Did Thomas Edison Really Invent the Light Bulb?
Thomas Edison didn’t invent the light bulb, but rather, he improved upon a fifty-year-old idea, the famous American inventor wasn’t the only one who contributed to the development of this revolutionary technology. Many notable figures are also remembered for their work with electric batteries, lamps and the creation of the first incandescent bulbs.
Henry Woodward of Toronto, along with Matthew Evans, patented a light bulb in 1875. Unfortunately, the two entrepreneurs could not raise the finance to commercialize their invention. The enterprising American, Thomas Edison, who had been working on the same idea, bought the rights to their patent.
Edison had the backing of a syndicate of industrial interests with $50,000 to invest. Using lower current, a small carbonized filament, and an improved vacuum inside the globe, Edison successfully demonstrated the light bulb in 1879, and made history.
Sir Humphrey Davy of England invented the first electric carbon arc lamp in 1801. In 1840, British scientist Warren de la Rue developed an efficiently designed light bulb using a coiled platinum filament in place of copper, but the high cost of platinum kept the bulb from becoming a commercial success.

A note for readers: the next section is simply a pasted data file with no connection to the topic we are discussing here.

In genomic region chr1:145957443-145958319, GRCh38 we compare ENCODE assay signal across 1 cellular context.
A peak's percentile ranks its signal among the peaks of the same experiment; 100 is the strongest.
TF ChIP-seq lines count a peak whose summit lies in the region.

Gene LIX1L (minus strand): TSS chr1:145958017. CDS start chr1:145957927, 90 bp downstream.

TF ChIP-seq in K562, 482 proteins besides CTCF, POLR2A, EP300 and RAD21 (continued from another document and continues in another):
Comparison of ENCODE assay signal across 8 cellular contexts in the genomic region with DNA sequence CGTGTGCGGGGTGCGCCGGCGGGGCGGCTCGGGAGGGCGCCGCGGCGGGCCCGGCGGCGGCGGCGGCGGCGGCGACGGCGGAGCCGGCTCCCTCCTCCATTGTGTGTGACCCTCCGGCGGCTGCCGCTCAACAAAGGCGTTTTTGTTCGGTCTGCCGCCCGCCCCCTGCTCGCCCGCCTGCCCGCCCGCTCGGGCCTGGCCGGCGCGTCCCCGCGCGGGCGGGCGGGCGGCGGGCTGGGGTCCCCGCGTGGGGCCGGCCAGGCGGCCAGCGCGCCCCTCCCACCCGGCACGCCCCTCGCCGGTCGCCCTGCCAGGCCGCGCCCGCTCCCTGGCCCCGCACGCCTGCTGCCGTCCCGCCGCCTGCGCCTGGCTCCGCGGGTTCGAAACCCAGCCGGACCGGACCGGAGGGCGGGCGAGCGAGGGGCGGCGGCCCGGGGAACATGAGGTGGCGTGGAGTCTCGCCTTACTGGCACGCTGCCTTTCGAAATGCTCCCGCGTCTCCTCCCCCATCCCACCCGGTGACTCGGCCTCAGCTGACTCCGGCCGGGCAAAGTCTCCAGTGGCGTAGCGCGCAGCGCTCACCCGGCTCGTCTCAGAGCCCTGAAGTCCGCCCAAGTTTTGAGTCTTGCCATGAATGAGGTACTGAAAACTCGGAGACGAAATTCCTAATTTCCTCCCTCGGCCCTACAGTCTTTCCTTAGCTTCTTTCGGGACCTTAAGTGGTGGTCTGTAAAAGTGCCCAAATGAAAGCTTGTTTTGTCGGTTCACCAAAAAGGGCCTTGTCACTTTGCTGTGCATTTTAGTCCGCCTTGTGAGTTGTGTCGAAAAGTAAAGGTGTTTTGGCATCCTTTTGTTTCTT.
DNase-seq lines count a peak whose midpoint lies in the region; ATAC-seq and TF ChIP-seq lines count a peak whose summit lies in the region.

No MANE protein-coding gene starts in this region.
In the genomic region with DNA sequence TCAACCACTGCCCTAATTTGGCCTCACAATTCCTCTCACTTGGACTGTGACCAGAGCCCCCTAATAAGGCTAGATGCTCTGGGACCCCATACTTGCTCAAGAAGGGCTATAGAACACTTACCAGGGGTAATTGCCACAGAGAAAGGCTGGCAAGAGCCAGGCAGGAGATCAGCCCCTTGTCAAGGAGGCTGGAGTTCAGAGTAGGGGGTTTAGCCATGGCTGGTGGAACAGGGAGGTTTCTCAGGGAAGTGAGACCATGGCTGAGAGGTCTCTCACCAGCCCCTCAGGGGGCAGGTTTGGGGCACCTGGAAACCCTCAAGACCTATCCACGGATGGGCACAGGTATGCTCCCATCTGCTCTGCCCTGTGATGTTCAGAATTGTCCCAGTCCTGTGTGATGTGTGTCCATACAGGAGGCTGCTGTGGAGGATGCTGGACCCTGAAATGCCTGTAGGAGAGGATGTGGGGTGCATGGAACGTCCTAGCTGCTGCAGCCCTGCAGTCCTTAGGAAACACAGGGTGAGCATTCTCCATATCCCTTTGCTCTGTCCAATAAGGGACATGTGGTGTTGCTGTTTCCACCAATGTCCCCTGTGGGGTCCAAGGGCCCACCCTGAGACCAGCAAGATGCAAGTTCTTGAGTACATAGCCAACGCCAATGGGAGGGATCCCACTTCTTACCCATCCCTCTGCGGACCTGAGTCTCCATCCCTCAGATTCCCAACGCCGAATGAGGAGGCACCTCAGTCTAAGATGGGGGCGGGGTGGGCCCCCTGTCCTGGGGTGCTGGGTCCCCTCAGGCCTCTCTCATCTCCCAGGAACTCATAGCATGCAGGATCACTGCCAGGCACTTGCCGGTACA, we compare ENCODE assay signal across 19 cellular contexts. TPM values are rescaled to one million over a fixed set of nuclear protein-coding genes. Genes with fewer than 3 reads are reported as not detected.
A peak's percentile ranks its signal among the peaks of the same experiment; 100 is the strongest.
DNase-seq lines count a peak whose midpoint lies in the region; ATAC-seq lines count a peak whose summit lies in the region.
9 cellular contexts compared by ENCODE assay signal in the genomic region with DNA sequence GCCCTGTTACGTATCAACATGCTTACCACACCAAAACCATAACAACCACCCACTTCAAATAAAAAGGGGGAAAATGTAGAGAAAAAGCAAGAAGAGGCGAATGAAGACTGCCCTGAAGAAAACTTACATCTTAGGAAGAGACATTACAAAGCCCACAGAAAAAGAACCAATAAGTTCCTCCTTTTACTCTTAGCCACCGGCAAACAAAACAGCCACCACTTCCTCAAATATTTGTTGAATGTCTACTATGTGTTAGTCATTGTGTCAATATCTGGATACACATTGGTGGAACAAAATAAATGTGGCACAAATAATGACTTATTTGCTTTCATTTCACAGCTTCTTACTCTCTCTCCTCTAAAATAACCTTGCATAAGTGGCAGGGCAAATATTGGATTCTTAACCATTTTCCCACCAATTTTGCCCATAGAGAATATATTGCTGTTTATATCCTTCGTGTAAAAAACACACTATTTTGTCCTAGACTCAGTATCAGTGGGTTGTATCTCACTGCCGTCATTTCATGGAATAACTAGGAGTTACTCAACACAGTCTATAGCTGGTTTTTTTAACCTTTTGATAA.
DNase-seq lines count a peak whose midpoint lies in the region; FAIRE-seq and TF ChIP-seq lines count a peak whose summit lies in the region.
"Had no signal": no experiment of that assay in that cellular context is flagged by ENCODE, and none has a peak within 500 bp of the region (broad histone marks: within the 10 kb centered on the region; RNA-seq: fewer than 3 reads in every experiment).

And in 1848, Englishman William Staite improved the longevity of conventional arc lamps by developing a clockwork mechanism that regulated the movement of the lamps’ quick-to-erode carbon rods. But the cost of the batteries used to power Staite’s lamps put a damper on the inventor’s commercial ventures.
A.E. Becquerel of France theorized about the fluorescent lamp in 1857. Sir Joseph Swann of England and Thomas Edison both invented the first electric incandescent lamps around the 1870s.
In 1874, Canadian inventors Henry Woodward and Matthew Evans filed a patent for an electric lamp with different-sized carbon rods held between electrodes in a glass cylinder filled with nitrogen. The pair tried, unsuccessfully, to commercialize their lamps but eventually sold their patent to Edison in 1879.
The success of Edison’s light bulb was followed by the founding of the Edison Electric Illuminating Company of New York in 1880. The company was started with financial contributions from J.P. Morgan and other wealthy investors of the time.
The company constructed the first electrical generating stations that would power electrical system and newly patented bulbs. The first generating station was opened in September 1882 on Pearl Street in lower Manhattan.